Accurate and fast seed localization plays a key role in computing dosimetry for prostate brachytherapy. Because
transrectal ultrasound is the primary imaging modality providing the guidance for prostate brachytherapy, an
ultrasound-only approach for dosimetry would offer many benefits. In this paper, we propose an ultrasound only
dosimetry solution, in which the brachytherapy seeds are located in reflected power images computed from
ultrasonic radio frequency signals and the boundary of the prostate is delineated from B-mode TRUS and vibroelastography
images as the prostate is stiffer than the surrounding tissue. The location of the implanted seeds
relative to the prostate boundary is thus obtained. As only one imaging modality, ultrasound, is used, image
registration is easy to implement. A prostate phantom with seeds embedded within it was built to evaluate the
proposed approach. To measure the seed localization accuracy in the reflected power images, the phantom was
scanned by CT as well. Experimental results show that the implanted seeds can be successfully located in the
reflected power images with high contrast and accuracy, and that the contour of the "prostate" can be detected
in the ultrasound vibro-elastography images outside the shadow of the seeds.
This paper describes a new ultrasound elastography technique, power strain imaging, based on vibro-elastography (VE) techniques. With this method, tissue is compressed by a vibrating actuator driven by low-pass or band-pass filtered white noise, typically in the 0-20 Hz range. Tissue displacements at different spatial locations are estimated by correlation-based approaches on the raw ultrasound radio frequency signals and recorded in time sequences. The power spectra of these time sequences are computed by Fourier spectral analysis techniques. As the average of the power spectrum is proportional to the squared amplitude of the tissue motion, the square root of the average power over the range of excitation frequencies is used as a measure of the tissue displacement. Then tissue strain is determined by the least squares estimation of the gradient of the displacement field. The computation of the power spectra of the time sequences can be implemented efficiently by using Welch's periodogram method with moving windows or with accumulative windows with a forgetting factor. Compared to the transfer function estimation originally used in VE, the computation of cross spectral densities is not needed, which saves both the memory and computational times. Phantom experiments demonstrate that the proposed method produces stable and operator-independent strain images with high signal-to-noise ratio in real time. This approach has been also tested on a few patient data of the prostate region, and the results are encouraging.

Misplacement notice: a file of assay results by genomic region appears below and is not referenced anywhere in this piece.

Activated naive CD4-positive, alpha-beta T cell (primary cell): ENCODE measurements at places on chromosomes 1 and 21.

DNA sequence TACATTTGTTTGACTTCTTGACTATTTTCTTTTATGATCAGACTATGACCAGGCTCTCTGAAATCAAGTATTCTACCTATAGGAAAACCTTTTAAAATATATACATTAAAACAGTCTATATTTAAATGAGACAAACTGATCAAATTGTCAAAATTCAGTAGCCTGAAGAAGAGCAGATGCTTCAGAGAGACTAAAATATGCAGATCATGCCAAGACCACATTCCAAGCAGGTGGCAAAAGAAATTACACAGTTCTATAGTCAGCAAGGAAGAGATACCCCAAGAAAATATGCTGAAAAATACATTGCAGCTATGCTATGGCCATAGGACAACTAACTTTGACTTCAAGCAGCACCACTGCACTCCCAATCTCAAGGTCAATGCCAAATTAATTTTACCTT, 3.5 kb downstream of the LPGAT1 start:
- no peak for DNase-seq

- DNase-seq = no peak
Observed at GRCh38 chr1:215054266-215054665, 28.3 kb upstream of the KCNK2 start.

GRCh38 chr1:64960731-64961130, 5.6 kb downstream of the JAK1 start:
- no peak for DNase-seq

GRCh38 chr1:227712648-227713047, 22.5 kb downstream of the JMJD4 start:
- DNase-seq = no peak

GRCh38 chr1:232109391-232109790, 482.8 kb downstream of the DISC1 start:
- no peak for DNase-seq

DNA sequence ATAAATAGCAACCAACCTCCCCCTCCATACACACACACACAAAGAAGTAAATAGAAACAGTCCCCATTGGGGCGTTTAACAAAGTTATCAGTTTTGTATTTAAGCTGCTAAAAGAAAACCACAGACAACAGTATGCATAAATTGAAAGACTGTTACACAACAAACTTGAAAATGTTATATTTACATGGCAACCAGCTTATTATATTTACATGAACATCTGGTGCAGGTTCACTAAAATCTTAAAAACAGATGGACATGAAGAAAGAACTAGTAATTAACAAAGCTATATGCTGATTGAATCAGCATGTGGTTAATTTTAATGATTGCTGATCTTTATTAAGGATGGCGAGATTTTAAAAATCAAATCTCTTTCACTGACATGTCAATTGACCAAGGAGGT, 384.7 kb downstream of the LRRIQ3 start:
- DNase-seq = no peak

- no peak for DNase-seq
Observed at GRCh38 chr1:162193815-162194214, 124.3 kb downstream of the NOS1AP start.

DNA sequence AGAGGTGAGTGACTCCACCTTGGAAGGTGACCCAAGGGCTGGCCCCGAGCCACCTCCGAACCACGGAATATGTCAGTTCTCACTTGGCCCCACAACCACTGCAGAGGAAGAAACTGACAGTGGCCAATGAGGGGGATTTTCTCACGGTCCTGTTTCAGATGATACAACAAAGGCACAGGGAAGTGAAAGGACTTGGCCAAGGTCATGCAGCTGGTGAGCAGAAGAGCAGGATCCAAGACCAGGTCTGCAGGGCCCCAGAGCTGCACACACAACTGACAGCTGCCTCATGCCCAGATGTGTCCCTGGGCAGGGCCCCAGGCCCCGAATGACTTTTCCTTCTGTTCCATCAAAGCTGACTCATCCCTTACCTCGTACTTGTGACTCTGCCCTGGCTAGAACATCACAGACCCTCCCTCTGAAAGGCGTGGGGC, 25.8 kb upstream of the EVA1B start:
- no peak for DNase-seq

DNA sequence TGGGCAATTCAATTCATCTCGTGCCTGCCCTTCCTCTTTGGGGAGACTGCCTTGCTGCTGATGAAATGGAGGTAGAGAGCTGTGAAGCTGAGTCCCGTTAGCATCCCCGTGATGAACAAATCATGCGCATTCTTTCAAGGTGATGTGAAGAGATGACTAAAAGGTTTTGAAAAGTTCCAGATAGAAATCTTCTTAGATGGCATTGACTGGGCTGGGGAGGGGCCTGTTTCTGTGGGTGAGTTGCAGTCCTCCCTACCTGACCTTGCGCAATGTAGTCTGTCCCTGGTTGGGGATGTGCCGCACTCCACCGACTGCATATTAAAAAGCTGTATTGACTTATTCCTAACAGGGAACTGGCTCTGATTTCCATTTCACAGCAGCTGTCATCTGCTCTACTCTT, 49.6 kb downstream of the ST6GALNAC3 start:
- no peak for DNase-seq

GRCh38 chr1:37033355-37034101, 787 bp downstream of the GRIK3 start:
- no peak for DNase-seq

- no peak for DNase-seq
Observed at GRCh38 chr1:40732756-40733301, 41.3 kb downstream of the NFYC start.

This paper proposed a novel ultrasonic imaging approach for detecting brachytherapy seeds. Accurate and fast seed localization plays a key role in computing dosimetry for prostate brachytherapy. However, currently used B-mode transrectal ultrasound (TRUS) does not adequately visualize implanted seeds, because the diameter of the seed is quite small and visualization is hampered by speckle noise and angulation of the specular reflection of the seeds. Based on the fact that much more ultrasound wave energy is reflected from metal seeds than from other scatterers in tissue, we developed a new seed detection method directly using ultrasound radio frequency (RF) signals (the raw high frequency echoes before the formation of B-mode TRUS images). It monitors the average power (a version of 2-norm) of the RF signals to measure the reflected wave energy. Each RF scan line is subdivided into a sequence of short segments with the same length and spacing. The average power of each segment is computed by the Fourier based spectra or parametric spectral analysis approaches. In the new method, the logarithmic compression is not applied to the raw RF data, and the average power is proportional to the sum of the square of the signal amplitude. Therefore, it produces significantly higher contrast than conventional B-mode TRUS. Furthermore, the average power algorithm can be implemented very efficiently since no numerical optimization is required. Phantom and ex-vivo experiments show that the average power technique successfully detects implanted brachytherapy seeds, and produces superior results compared with B-mode TRUS imaging.